“London artist John Smith uses light-hearted humour to explore theoretical concerns – Gargantuan, for instance, is both pleasantly silly and acutely conscious of how imagery depends entirely on its framing. A voice-over intones the words ‘huge’ and ‘strapping’ as a lizard almost fills the screen, then ‘medium’ as the camera zooms out, then ‘tiny’, and finally ‘minute’, a pun on the film’s running time.”

Fred Camper1


“A wonderfully witty example of how to conduct pillow talk with a small amphibian.”

Elaine Paterson2


“To master the one minute time-span requires considerable discipline and few pieces if any had been shaped as genuine miniatures, most having the appearance of being extracts from larger works. The notable exception was John Smith’s Gargantuan which was not only the right length for the idea but actually incorporated a triple pun on the word ‘minute’.”

Nicky Hamlyn3


“To download Gargantuan and watch it on a good-sized computer monitor actually intensifies the ironies that Smith identifies. Enlarge the media player’s window until it is as big as possible, and play the movie. The first image of the newt, though larger in absolute terms than all earthly newts, will not be truly gargantuan, at least not in the Rabelaisian sense of that word. Considered in comparison with the scale in which it is presented in subsequent framings of the film, the newt is only relatively gargantuan. Indeed, this is part of the joke: not only is the scale of the newt determined by the rotation of the barrel of the zoom lens, but by the relative size of the screen or monitor on which it is shown. When I hook up my computer to a video projector, so that I may project Gargantuan on my classroom’s screen, the newt does approach Rabelaisian gargantuanness … but, then, not really: all that has occurred is a secondary level of magnification, in which the pixels that comprise the image are enlarged by the optics of the projector. The only absolute is the size of the newt relative to the size of the frame, a figure that may be expressed as a percentage, and that is subject to great variability.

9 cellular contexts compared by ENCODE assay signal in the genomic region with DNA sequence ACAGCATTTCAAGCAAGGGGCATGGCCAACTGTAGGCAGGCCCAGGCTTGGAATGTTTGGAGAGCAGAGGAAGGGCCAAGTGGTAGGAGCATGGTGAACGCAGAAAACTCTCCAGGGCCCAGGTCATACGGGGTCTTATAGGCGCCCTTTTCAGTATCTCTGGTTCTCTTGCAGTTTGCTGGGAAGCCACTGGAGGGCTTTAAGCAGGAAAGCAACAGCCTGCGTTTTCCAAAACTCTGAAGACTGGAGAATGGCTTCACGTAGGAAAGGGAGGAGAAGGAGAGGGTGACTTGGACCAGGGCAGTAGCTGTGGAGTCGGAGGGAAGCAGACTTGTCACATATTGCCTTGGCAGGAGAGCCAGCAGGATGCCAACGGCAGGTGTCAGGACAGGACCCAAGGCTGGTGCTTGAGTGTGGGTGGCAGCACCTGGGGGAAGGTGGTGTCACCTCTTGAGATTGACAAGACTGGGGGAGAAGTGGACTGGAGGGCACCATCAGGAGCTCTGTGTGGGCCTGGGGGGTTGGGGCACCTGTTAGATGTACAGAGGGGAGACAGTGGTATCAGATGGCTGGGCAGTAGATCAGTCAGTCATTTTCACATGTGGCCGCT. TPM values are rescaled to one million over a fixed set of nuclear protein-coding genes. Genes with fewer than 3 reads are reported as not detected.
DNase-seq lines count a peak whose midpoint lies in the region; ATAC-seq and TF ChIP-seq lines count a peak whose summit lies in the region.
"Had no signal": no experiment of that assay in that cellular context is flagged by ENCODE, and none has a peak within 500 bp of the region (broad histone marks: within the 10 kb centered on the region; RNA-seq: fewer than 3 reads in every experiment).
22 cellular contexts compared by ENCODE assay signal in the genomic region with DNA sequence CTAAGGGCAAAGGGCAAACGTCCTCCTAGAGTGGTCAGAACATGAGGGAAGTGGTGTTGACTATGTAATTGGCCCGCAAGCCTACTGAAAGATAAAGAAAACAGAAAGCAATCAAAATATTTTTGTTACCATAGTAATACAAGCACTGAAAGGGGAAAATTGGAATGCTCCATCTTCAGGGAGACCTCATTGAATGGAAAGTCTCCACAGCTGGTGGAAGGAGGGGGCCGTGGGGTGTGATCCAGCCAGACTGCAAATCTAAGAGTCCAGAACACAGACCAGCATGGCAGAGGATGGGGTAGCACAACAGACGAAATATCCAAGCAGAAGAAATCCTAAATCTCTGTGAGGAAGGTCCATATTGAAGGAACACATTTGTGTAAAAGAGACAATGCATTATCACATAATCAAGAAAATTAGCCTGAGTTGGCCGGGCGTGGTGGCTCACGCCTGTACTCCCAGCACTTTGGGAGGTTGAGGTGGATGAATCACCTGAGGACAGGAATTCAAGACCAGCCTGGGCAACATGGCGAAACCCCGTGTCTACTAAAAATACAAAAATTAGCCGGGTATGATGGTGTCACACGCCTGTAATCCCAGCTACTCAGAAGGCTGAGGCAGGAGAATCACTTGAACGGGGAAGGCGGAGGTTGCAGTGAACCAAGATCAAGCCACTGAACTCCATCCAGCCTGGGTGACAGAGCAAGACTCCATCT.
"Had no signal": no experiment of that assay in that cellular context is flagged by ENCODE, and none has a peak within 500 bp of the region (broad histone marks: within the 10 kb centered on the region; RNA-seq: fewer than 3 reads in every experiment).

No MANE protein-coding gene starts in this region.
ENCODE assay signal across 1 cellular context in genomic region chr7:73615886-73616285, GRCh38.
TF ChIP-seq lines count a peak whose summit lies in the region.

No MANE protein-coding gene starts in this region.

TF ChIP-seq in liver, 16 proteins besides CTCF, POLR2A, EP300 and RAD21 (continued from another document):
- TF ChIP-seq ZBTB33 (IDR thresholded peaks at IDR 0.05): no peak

The shifting of the scales of the newt, in fact, occurs largely in our minds. Ultimately, the argument that Smith makes in Gargantuan is that all viewers are burdened with a great many vital and fundamental – albeit unacknowledged – assumptions about the ways in which scale affects our perception of, understanding of, and responses to any and every filmed image. Remarkably, he makes this sophisticated point in a modest, clever, one-shot, (one-)minute film that consists of no more than a zoom-out of an amphibian. Thus does the message of Smith’s film echo its form: the minutest of things so often inspire the most gargantuan ideas.”

Ethan de Seife4

  • 1Fred Camper, Chicago Reader, 2001.
  • 2Elaine Paterson, Time Out, 1992.
  • 3Nicky Hamlyn, “'One Minute TV 1992,” Vertigo, 1992.
  • 4Ethan de Seife, “John Smith and His Gargantuan Newt,” Media Fields Journal.
UPDATED ON 01.12.2017